"You're probably going to hack us. I know just by the angle you took with your questions, but that's cool."
This came casually from Paul Gigliotti, half of Canadian pop duo Wave, after our 45-minute interview, and he didn't seem at all disconcerted. He knew I was from a university newspaper--hardly the target audience for the two guys behind "California"--and I wasn't asking the same tired questions he's heard before. Along with fellow Wave member Dave Thomson, we didn't talk about his favourite colour or whether or not they miss their girlfriends. I didn't ask him what it was like meeting O-Town, and we didn't talk about what they do when they're not busy being one Canada's biggest pop-bands. Not once.
And because of all this--the questions about management, image and their "boy band" label--Gigliotti thought we were going to hack them. And in a way, he was right.
However, it's not as easy as it sounds. As much as Wave is perceived as the standard boy band in the same league as the Backstreet Boys or N*Sync, they don't quite fit the mold. If you see them in concert, you won't see rehearsed dance routines; you'll see Thomson with a guitar strapped on, even if the rest of the band is contracted out. And if you look in the liner notes, you'll see their own names on the writing credits. By definition, these two twenty-somethings are less a boy band than a legitimate pop music group--at least as much as a pop band can be legitimate.
"When people say that, I think of the grunge scene and that movement," says Thomson. "Every band that came out during that time was labeled a grunge band. When you come out during a certain period of time and you have some qualities that are familiar, you get thrown into a category like that."
However, Wave's sound isn't just familiar with the boy band movement. Anyone who's heard songs or seen videos from their first album, Nothing As It Seems, knows that this isn't just pigeon-holing. The sound they've built a reputation on is pure pop, plain and simple. Even so, they don't identify with others in the pop industry either.
"Take American Idol; how can you take that seriously? I mean, she's a great singer and everything, but you saw it put together," says Thomson, also recalling their recent tour with Making of the Band-produced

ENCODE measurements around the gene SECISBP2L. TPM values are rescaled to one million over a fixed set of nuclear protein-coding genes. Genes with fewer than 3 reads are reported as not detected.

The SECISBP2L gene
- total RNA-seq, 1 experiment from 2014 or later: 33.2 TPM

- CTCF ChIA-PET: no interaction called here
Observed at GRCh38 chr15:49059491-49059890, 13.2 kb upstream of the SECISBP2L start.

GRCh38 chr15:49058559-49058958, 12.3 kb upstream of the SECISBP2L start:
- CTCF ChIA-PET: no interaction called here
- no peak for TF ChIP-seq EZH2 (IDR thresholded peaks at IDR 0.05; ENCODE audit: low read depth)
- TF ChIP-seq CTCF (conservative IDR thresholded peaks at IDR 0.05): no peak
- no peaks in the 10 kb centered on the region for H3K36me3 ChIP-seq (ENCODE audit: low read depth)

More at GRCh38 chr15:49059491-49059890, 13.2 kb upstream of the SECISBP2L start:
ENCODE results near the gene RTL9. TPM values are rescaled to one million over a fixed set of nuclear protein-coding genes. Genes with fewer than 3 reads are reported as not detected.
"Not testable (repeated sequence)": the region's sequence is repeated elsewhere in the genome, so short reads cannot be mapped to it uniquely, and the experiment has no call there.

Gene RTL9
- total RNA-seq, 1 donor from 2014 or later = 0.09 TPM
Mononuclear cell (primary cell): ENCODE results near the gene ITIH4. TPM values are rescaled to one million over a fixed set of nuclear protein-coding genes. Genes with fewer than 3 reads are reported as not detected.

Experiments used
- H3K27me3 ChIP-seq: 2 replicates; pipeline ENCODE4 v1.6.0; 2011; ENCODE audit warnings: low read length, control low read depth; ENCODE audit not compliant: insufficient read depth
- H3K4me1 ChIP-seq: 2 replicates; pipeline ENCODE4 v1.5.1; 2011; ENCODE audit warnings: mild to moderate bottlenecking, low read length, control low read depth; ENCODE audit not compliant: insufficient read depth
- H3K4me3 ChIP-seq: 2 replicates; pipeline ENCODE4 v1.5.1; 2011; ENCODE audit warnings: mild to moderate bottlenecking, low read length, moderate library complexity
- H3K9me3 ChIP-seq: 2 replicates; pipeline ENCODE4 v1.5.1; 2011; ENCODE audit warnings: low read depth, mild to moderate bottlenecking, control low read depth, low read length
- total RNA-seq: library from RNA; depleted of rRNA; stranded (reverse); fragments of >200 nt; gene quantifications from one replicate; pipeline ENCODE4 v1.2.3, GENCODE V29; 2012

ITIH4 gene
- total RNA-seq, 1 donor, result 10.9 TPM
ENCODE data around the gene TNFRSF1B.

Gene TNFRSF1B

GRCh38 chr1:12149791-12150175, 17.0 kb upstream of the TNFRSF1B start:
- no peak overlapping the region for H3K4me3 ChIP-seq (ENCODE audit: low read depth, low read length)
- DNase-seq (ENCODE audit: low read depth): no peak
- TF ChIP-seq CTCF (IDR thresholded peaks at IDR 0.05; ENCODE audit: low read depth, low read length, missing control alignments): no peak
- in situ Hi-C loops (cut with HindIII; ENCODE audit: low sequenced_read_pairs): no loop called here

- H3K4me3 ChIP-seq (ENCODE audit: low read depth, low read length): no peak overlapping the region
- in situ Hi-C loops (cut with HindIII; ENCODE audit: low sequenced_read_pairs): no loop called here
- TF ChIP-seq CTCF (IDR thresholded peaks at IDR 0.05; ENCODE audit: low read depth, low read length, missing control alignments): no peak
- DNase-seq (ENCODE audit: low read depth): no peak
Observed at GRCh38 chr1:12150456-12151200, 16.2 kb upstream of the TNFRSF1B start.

O-Town. "We toured with O-Town and they're great individuals, but people see through that."
This being said, where does the confusion come from? Wave seems to dodge common criticisms of boy bands--they write their own music, play their own instruments, even carefully rehearse dance routines for stage--yet, they're still perceived that way. Perhaps it's their core audience, who Thomson admits is primarily teenage girls. Moreover, it may be linked to their sound, the end result of which is not dissimilar from other boy bands in the market, even if the process is more involved. Despite all this, it may come down more to marketing than anything else.
"You're marketed a certain way,
but we don't tell people what we are," says Thomson. "The record companies will market you. It's the mainstream; that's the way the machine works."
"Look at Britney Spears," adds Giglioti, suggesting that regardless of the fit, this perception may be the key to their success. "She might not be the greatest singer, but image sells the product."
If this is true, that in pop, the industry shapes who you are and what you do, then Wave is certainly a product of their surroundings. And while they are still reluctant to admit just how much influence this has, they don't deny it either.
"We have a lot of radio airplay, so you have to be constantly aware of what's going on around you," says Gigliotti, hinting that Wave's success may be a product of the times. "In a way, we have to adapt."
Gigliotti points out this is not a new phenomenon. The Beatles, among other bands, only progressed to the level they did through pop songs. They had to work that part of the market before they could move forward.
"When the Beatles first started, they went from singing very happy, short little love songs to writing
really complicated songs that changed the world," Gigliotti says. "They had fame so fast. If they were to change, it was possible for other bands to change with them."
Decades later, it's difficult to see the connection between pop music and the innovative sounds that came out of Abbey Road. Today's pop music never seems to break the mold that created them. The Backstreet Boys never changed their sound or image between albums, and Britney Spears never pretended to set her sights past bubblegum pop--even though she did cover "Satisfaction." And while Wave may have slightly modified their sound on their new CD, State of Mind, they haven't risen above their surroundings.
At the end of the day, they are quite comfortable being a pop band. And their current position might not be for lack of effort; maybe, it's for lack of desire.
"We're certainly not pushing any walls here--other bands do that," says Thomson. "It's that mainstream thing. It's out there; we're part of the mainstream."